Some of them, such as Vancouver's Sam Price, can now brag that being Canadian has allowed him the luxury of twice escaping unscathed from protesting in what is, arguably, one of the most protest-unfriendly countries in the world.

The Department of Foreign Affairs says that Canadians are subject to the laws of the country where they are arrested. But the response from Canada's top ranks after Price and his colleagues from Students for a Free Tibet were arrested suggests that this rule isn't hard and fast.

"We'll be doing everything we can do to help and, of course, pointing out to the Chinese government – as we're entitled to do – that such expressions of opinion are a natural part of the human rights that Canadians do expect in this country," Prime Minister Stephen Harper told reporters prior to the activists' release.

The Free Tibet activists made it home safe and sound after being held for a few hours in China and being deported to Hong Kong. The story hasn't read the same for the Christian Peacemaker Teams.

In 2005, four members of their group were kidnapped in Iraq. Three were released in good health, but one, American Tom Fox, was killed. "Any Canadian citizen can do whatever he or she wants," says Jean Gabriel Castel, professor emeritus of international law at Osgoode Hall Law School. "The question is whether it's illegal to do that in the country where you are."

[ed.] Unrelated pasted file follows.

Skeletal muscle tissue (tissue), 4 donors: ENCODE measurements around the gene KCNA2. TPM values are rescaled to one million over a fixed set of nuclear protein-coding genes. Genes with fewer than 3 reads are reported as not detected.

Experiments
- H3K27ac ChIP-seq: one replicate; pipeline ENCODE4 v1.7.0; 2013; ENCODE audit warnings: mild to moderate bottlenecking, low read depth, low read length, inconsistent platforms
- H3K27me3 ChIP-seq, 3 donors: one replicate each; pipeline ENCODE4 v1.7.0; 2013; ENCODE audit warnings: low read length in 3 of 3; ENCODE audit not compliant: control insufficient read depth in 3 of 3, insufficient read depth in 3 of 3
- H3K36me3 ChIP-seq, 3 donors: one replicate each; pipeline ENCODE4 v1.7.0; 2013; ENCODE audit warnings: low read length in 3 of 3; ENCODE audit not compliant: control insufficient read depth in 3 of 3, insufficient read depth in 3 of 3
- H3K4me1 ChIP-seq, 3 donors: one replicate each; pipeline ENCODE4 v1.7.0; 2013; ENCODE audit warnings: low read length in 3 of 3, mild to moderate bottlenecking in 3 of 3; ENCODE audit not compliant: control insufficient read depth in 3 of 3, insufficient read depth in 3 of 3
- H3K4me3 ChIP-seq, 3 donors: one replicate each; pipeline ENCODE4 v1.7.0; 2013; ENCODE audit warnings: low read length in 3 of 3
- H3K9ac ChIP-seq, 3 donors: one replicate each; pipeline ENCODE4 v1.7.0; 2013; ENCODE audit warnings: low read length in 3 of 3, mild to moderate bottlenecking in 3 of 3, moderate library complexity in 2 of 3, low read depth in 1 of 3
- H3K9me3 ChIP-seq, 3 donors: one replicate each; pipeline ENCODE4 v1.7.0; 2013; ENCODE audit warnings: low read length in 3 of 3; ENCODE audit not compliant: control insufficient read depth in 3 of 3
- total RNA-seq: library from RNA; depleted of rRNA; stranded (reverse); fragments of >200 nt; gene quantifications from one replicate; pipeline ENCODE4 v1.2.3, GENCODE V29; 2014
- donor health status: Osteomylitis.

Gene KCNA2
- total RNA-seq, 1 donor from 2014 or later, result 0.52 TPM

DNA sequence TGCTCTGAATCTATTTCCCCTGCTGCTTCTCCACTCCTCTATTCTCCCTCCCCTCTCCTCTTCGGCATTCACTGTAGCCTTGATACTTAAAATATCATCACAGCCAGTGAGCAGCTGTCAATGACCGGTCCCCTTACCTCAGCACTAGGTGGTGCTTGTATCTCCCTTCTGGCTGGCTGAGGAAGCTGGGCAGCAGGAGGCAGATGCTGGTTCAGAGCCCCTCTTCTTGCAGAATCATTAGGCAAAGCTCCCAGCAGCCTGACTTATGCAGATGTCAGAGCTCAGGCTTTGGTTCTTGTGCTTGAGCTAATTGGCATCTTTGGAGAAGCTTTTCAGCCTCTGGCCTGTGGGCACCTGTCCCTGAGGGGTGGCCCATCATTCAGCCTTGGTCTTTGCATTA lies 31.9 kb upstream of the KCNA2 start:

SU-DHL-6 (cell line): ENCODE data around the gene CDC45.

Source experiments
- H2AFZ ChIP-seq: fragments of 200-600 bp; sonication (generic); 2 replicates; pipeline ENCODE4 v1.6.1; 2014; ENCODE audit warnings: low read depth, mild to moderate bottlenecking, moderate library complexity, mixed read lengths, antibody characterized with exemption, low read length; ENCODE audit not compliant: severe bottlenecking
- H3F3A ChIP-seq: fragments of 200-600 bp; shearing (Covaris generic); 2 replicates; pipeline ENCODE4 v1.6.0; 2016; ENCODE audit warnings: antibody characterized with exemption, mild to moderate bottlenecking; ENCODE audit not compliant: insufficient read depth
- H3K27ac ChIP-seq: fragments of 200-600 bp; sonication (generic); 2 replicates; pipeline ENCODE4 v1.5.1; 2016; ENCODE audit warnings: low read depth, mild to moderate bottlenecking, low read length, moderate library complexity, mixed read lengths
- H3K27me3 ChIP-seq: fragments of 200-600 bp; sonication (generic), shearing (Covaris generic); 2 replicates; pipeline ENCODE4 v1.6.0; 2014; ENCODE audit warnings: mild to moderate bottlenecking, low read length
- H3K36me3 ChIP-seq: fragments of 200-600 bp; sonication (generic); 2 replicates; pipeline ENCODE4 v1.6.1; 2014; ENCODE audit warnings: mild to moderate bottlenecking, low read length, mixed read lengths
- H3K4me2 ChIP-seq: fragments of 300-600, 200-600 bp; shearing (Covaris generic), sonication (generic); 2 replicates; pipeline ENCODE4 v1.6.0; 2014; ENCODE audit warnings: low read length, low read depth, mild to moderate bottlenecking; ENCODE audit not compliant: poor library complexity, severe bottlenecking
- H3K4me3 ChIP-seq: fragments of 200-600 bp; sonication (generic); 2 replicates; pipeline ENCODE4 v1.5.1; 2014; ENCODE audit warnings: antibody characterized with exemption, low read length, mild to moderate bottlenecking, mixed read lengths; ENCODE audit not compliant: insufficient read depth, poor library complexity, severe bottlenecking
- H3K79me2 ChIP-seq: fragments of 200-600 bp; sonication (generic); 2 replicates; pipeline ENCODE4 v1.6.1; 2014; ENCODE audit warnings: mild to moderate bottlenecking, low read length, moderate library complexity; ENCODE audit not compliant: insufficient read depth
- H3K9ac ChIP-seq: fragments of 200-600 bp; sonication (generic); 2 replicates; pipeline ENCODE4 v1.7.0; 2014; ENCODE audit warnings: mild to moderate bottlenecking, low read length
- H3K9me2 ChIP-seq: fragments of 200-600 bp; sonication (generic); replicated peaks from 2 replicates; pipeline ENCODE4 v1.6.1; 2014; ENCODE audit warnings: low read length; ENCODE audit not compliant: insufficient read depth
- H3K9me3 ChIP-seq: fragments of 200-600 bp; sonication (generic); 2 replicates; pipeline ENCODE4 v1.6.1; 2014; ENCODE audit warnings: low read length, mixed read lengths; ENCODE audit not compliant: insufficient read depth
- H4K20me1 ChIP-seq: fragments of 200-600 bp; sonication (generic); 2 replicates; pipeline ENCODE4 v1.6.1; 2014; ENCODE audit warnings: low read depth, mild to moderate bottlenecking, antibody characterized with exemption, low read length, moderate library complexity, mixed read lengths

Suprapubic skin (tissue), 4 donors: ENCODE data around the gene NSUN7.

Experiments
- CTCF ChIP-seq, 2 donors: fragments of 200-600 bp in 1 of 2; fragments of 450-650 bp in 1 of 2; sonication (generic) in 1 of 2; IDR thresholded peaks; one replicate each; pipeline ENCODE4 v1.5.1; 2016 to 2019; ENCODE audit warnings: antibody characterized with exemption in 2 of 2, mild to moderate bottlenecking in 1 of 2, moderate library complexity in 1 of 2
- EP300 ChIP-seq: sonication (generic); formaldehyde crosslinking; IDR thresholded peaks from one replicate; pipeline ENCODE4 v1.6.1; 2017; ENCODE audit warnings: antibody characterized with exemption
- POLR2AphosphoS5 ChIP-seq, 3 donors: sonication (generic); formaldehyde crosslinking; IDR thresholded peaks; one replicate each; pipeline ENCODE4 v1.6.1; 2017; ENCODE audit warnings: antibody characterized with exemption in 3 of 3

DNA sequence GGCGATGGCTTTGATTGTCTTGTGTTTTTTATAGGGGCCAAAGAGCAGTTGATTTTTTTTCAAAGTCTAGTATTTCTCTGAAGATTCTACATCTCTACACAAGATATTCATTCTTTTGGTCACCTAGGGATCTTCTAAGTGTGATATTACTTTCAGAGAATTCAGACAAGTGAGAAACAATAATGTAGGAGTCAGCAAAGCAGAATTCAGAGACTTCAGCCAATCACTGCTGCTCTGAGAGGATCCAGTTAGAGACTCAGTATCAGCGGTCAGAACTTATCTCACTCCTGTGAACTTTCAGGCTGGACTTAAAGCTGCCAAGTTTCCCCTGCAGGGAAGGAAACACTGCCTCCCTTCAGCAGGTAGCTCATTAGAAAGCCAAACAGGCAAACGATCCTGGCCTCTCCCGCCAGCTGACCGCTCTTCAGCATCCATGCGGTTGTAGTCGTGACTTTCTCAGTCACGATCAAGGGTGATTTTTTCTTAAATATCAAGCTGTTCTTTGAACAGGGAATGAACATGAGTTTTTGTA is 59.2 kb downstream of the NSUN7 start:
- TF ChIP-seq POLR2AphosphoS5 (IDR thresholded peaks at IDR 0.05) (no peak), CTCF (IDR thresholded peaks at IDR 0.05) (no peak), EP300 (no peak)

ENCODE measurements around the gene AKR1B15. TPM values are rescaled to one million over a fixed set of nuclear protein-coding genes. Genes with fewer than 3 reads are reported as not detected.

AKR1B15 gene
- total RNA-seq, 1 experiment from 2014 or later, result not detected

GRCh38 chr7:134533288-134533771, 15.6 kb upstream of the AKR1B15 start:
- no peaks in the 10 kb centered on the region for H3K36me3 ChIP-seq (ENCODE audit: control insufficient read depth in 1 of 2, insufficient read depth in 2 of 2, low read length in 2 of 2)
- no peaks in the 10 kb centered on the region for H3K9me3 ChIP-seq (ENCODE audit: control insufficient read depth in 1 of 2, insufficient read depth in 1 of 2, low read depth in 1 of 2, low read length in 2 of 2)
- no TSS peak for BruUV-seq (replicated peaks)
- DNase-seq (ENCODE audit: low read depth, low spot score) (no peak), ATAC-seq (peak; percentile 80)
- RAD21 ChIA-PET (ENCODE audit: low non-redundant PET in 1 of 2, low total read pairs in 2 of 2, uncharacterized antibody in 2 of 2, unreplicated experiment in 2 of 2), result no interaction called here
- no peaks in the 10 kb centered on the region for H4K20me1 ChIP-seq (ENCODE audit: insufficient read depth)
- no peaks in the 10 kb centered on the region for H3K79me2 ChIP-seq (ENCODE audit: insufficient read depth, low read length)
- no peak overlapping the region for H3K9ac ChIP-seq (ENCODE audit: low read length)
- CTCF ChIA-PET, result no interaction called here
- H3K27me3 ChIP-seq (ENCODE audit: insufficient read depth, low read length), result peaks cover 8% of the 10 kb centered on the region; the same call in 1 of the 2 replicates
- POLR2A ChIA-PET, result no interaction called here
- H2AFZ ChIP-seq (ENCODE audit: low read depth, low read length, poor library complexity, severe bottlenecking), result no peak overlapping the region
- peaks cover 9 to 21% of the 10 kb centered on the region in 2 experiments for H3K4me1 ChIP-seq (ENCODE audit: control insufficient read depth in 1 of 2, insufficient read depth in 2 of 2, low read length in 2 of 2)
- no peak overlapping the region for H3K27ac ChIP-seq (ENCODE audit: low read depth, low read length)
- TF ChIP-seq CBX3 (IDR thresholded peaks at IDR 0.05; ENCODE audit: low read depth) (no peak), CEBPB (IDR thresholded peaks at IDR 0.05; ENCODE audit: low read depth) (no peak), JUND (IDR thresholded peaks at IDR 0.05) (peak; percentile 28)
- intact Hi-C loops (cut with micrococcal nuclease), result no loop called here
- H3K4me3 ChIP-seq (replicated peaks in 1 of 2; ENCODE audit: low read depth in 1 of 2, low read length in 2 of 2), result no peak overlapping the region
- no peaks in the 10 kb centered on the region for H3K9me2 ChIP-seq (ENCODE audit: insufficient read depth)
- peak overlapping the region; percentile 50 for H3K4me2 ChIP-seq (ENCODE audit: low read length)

Whether you'll be deported, jailed or worse, he says, depends on what the locals are doing. The fact that these Canadians are intervening on behalf of locals who can't do it themselves might be their saving grace.

"If you're in Tiananmen Square and you're watching people protest against something and you just barge in, it would be less of an offence from the point of the view of the Chinese, than if you organized the whole thing yourself," he says laughing. You can't organize a protest in a foreign country, he says.

But that's flexible, too. "In our country, for instance, if tomorrow the Chinese came here and organized a protest over the way the Chinese were treated a century ago when they were building the railways, it wouldn't matter, because we allow that kind of stuff."

Canada's relationship with the country in question also plays a role, one that he says allowed the Free Tibet protesters off the hook, scot-free.